Transport trucks are an important part of Ontario’s economy. The transportation industry is a major source of employment and is responsible for the delivery of critical materials in our modern ‘just-in-time’ manufacturing and supply economy. Whether travelling on Highway 400 or 401, or along city streets, transport trucks are a large portion of Ontario’s roadway traffic. But what happens when things go wrong? What happens when a transport truck driver breaks the law or is involved in an accident? What charges can be issued by the police and what are the consequences? One such issue that has been in the news recently involved Following Too Closely and Stunt Driving charges.
Let’s take a look!
Following Too Closely
Following another vehicle too closely is a safety issue. If the following distance is too close to allow for a driver to react and stop their vehicle (given better or worse road conditions), a collision can occur. This is incredibly important when comparing lighter cars that can stop quickly and heavy transport trucks potentially carrying liquid loads or dangerous goods. Collisions result in damage to vehicles and property, injury, and even death. A collision on a major highway could result in a road closure effecting hundreds of drivers. Collisions can be incredibly costly to everyone involved and can negatively impact lives for years if not for ever.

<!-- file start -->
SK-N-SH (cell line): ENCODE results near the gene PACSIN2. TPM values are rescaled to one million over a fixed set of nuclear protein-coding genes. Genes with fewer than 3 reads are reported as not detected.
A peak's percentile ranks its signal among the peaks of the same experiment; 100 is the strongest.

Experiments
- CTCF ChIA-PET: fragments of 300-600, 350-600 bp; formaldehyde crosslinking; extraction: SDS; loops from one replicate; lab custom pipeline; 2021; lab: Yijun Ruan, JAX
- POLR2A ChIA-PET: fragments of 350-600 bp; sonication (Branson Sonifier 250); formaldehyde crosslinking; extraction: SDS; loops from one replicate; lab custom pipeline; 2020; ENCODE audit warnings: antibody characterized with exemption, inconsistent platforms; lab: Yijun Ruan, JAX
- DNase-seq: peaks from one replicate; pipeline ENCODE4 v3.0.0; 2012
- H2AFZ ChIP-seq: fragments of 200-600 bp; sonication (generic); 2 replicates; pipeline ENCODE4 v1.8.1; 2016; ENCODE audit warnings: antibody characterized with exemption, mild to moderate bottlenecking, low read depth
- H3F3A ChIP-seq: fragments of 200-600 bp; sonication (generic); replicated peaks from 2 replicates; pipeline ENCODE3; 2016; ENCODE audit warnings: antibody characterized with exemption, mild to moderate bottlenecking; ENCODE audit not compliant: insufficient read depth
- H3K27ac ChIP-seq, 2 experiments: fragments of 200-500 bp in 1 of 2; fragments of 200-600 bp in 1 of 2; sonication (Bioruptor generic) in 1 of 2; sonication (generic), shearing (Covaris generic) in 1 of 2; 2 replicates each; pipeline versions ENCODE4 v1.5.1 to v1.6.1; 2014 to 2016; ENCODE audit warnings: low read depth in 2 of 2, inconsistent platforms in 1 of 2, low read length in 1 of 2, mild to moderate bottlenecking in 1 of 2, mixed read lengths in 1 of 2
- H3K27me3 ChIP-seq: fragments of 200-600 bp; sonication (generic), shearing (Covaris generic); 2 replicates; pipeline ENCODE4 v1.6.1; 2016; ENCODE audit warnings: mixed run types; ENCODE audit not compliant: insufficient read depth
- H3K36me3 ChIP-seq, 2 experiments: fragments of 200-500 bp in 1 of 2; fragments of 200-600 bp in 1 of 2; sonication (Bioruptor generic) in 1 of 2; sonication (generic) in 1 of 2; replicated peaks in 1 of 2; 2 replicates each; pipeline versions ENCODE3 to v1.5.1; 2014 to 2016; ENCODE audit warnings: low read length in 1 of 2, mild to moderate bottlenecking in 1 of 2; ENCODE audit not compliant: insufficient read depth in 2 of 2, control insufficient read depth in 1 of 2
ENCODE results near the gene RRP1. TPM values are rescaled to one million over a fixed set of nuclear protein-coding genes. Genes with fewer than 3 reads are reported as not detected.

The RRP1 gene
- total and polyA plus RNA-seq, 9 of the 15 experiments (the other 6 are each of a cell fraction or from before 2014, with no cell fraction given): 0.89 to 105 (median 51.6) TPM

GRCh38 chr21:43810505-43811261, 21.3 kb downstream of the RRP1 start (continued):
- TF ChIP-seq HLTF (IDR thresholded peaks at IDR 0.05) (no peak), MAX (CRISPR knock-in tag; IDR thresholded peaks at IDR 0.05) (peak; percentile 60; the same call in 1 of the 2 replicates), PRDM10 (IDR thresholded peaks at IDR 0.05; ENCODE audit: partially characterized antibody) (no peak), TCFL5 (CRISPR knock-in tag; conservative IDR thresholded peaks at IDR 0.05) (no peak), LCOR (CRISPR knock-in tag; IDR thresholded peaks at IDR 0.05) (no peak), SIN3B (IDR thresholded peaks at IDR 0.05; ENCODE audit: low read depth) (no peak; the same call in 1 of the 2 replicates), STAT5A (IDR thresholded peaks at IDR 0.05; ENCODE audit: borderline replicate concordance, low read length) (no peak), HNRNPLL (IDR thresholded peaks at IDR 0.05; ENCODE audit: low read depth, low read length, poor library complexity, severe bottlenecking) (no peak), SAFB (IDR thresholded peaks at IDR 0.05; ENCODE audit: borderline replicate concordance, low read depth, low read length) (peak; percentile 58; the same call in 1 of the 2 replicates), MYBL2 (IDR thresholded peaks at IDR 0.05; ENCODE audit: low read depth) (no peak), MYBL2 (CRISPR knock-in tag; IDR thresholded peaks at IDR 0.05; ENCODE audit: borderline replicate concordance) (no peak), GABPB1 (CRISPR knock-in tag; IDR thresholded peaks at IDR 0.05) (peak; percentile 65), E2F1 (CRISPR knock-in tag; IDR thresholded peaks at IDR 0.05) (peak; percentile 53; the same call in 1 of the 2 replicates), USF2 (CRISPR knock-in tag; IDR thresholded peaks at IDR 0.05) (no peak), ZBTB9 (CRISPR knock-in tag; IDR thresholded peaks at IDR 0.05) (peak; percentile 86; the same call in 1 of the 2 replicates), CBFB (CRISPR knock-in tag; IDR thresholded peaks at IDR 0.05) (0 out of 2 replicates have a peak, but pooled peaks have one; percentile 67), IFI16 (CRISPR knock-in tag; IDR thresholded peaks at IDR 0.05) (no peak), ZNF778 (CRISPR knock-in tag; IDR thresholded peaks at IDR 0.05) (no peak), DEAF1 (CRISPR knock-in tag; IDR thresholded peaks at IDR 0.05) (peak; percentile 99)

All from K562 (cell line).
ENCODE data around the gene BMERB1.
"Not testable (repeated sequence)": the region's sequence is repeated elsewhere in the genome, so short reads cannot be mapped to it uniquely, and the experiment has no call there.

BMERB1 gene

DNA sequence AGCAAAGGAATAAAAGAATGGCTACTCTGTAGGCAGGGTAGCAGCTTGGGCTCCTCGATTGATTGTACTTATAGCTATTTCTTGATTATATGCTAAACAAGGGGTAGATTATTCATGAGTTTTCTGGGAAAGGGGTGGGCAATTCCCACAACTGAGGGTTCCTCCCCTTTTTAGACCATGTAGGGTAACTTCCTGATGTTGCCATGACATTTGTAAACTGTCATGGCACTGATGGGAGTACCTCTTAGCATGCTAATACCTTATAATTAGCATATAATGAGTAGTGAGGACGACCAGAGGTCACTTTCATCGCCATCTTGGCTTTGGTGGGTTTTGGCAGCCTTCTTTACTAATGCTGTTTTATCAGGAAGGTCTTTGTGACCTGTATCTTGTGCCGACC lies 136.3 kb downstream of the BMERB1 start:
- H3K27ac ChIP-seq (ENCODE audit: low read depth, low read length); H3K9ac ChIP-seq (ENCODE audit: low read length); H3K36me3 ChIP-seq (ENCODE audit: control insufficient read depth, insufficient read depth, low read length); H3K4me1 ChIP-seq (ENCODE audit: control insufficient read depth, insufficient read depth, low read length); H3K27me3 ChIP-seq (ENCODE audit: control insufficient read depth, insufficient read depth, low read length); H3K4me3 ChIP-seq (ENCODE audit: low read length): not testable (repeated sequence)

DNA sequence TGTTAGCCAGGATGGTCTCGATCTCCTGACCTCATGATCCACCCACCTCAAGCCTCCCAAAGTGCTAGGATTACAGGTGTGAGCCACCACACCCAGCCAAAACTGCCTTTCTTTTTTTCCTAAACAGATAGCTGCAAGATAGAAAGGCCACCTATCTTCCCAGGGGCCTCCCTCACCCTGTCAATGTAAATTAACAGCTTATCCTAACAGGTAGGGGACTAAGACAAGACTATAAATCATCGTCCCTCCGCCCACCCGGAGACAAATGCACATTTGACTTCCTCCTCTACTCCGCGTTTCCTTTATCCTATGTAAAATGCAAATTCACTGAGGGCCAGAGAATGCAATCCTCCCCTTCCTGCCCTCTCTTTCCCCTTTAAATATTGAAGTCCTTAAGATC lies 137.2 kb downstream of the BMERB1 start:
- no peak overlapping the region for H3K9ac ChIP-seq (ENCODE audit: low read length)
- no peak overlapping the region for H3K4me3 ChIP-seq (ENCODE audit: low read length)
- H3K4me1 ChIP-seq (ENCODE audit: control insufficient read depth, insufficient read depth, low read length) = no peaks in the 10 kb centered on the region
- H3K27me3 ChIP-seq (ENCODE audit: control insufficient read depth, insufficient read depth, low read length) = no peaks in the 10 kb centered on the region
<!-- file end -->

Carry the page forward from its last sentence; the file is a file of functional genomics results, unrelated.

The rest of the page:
Regular vehicles and commercial motor vehicles (CMVs), such as transport trucks, are regulated under Ontario’s Highway Traffic section 158 for following distance as follows: